**** HRFE Media Release
Fire investigation update into Quartz Drive fatal house fire
Halifax Regional Fire & Emergency (HRFE) investigators are classifying the cause of the February fatal house fire on Quartz Drive in Halifax as undetermined.
“We followed every investigative avenue available to us – and tested every theory – to learn what we could about this fire,” said HRFE Chief Ken Stuebing. “We believe the fire started in the back of the main floor living room area, near a couch. However, despite our best efforts, we are unable to say what caused this tragic event.”
Fire investigations by their nature are challenging and very difficult to solve because valuable evidence can be lost in a fire. Clues that might lead investigators in a certain direction are destroyed. It’s not unusual to conclude a fire investigation without being able to identify a cause.
Since January 2015, the cause in 25 per cent of major fires in the municipality were classified as undetermined.
Stuebing said the fire department will continue to investigate the cause of this fire if new information becomes available.
HRFE investigators consulted with the provincial Fire Marshal’s Office and the investigator with the property owner’s insurance company. Everyone came to the same conclusions.
Stuebing said while a cause couldn’t be determined, investigators say nothing was found at the scene that would lead them to believe the fire was suspicious or that an accelerant was used.
Investigators were also able to rule out possible ignition sources. “Based on evidence collected and documented at the scene, we can confidently say the fire was not caused by baseboard heaters, kitchen cooking, or because of an electrical fault or defect,” said Stuebing.
The electrical panel utilized breakers. The breaker for the baseboard heater was in the off position. The breaker was removed and analyzed by an electrical engineer, who concluded it was working, however it was in the off position before the fire started.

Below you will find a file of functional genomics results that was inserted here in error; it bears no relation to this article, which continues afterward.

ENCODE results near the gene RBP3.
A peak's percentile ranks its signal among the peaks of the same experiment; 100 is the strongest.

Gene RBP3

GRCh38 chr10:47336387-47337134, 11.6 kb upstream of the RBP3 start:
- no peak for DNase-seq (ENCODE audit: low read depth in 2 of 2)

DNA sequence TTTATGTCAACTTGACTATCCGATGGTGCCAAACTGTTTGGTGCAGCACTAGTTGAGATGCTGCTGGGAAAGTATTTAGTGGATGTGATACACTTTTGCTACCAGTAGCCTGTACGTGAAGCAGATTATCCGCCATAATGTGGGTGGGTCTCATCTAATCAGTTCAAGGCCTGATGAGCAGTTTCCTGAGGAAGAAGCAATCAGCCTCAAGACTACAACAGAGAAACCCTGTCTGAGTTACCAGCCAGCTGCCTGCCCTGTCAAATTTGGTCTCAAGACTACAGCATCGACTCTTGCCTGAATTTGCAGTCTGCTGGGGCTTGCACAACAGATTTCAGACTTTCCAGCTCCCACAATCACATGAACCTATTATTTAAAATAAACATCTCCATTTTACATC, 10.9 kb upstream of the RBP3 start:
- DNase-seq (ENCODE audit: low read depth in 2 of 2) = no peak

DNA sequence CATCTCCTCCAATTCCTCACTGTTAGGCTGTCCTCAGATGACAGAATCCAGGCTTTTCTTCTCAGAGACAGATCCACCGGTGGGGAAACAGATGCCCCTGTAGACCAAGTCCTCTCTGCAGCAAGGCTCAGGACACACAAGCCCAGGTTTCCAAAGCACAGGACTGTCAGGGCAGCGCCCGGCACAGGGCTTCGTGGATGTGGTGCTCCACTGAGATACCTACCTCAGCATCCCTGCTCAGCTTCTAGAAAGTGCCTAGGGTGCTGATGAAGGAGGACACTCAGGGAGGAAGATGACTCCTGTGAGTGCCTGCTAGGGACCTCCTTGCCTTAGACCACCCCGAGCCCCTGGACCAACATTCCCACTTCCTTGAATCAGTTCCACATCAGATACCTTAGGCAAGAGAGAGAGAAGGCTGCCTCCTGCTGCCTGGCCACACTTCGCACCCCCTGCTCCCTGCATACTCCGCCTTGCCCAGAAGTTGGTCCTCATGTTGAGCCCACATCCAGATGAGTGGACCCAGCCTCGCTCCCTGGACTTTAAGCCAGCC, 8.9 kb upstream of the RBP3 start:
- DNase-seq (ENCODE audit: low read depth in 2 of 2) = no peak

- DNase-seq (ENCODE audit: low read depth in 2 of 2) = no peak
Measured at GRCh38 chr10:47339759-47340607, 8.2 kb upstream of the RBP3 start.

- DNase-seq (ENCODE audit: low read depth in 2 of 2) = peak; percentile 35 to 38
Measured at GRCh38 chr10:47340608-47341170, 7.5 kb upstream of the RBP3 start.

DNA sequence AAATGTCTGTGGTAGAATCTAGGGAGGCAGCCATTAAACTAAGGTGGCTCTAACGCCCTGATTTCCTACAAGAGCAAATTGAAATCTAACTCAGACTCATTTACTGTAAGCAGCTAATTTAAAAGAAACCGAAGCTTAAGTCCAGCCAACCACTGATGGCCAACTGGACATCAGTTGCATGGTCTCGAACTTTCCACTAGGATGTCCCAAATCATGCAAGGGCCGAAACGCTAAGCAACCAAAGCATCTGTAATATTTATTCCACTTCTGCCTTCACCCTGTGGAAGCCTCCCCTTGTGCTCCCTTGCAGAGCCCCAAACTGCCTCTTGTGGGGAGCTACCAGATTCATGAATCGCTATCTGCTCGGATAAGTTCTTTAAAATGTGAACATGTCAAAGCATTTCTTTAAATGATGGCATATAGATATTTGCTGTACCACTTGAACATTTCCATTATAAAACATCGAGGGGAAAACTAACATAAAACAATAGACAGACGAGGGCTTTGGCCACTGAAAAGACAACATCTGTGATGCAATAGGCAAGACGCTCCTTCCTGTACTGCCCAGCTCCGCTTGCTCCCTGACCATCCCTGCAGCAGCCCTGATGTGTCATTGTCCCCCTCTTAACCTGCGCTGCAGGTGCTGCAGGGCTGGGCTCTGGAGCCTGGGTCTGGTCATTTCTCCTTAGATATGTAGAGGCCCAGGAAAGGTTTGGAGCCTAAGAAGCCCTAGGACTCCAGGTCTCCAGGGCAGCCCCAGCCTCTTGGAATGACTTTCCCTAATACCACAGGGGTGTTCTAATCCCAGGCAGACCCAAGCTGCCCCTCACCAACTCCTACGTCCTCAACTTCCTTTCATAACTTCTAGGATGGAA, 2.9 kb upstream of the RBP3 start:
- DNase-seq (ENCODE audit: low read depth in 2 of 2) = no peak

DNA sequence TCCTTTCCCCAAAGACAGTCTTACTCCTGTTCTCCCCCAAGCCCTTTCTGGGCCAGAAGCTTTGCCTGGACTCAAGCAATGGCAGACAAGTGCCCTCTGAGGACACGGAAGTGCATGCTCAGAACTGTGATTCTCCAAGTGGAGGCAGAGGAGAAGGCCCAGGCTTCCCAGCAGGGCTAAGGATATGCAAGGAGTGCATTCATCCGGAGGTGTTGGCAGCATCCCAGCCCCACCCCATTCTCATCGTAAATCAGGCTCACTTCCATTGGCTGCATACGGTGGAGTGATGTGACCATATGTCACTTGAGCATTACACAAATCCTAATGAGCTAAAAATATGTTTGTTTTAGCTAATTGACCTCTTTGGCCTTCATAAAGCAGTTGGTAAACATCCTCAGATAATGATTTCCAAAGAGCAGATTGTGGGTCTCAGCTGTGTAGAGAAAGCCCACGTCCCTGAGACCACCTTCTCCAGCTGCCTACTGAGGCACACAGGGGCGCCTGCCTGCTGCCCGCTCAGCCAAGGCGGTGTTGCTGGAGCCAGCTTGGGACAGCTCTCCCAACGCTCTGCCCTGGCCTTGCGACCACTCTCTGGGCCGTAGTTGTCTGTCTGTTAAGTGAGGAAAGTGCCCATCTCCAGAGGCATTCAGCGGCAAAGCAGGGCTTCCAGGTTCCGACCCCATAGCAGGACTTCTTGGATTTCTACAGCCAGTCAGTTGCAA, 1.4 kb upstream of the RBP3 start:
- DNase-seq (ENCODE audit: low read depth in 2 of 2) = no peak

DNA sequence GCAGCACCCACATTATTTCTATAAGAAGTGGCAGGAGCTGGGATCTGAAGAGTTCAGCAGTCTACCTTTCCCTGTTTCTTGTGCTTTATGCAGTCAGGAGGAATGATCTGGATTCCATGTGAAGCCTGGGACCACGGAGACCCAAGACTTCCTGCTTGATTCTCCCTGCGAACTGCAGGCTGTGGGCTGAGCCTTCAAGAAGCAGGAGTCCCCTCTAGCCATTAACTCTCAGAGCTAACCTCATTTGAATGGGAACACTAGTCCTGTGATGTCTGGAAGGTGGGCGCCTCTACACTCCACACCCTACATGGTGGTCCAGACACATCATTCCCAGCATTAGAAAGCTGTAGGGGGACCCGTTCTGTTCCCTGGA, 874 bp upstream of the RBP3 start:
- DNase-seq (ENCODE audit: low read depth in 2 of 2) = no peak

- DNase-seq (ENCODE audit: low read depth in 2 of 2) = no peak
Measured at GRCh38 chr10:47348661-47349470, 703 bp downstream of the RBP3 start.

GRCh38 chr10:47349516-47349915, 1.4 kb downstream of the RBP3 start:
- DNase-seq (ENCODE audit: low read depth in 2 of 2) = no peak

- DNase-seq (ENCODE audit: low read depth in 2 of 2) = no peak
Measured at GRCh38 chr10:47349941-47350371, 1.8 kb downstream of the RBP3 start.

Stuebing said when the cause of a fire is undetermined, it is impossible to suggest what – if anything – could have been done to prevent it.
Despite not knowing the cause, nothing led investigators to believe there is a public safety concern.
Stuebing said the first line of defence against fire loss is public education.
With that in mind, HRFE continues to work with ISANS, the Immigrant Services Association of Nova Scotia, to provide fire prevention education materials and training sessions for those interested in learning more about how to make their new Canadian homes safer.
Since the tragic fire in February HRFE has:
- Organized eight fire safety presentations
- Attended with fire prevention booths at three public events
- Held two train-the-trainer events where we advised the new trainers on what fire safety information they should consider/avoid in their sessions, and what resources are available to them.
- Added a link on the municipal website to multi-language fire safety tip sheets.
HRFE also has two programs aimed at equipping citizens with valuable fire prevention tips and tools.
The first is HRFE’s ‘Alarmed and Ready’ program, which provides residents with smoke and/or carbon monoxide detectors if they cannot afford one.
In addition, HRFE recently introduced the Practice Using Safety at Home (PUSH) program, which puts fire crews into the community, performing home visits. These home visits include education on civic numbering, emergency preparedness, the importance of early warning devices, and a demonstration on how to maintain and test smoke and carbon monoxide alarms.
Residents are encouraged to call 311 for more information on either program.
A short summary of this fire investigation and other investigations can be found on the HRFE Fire Investigations website.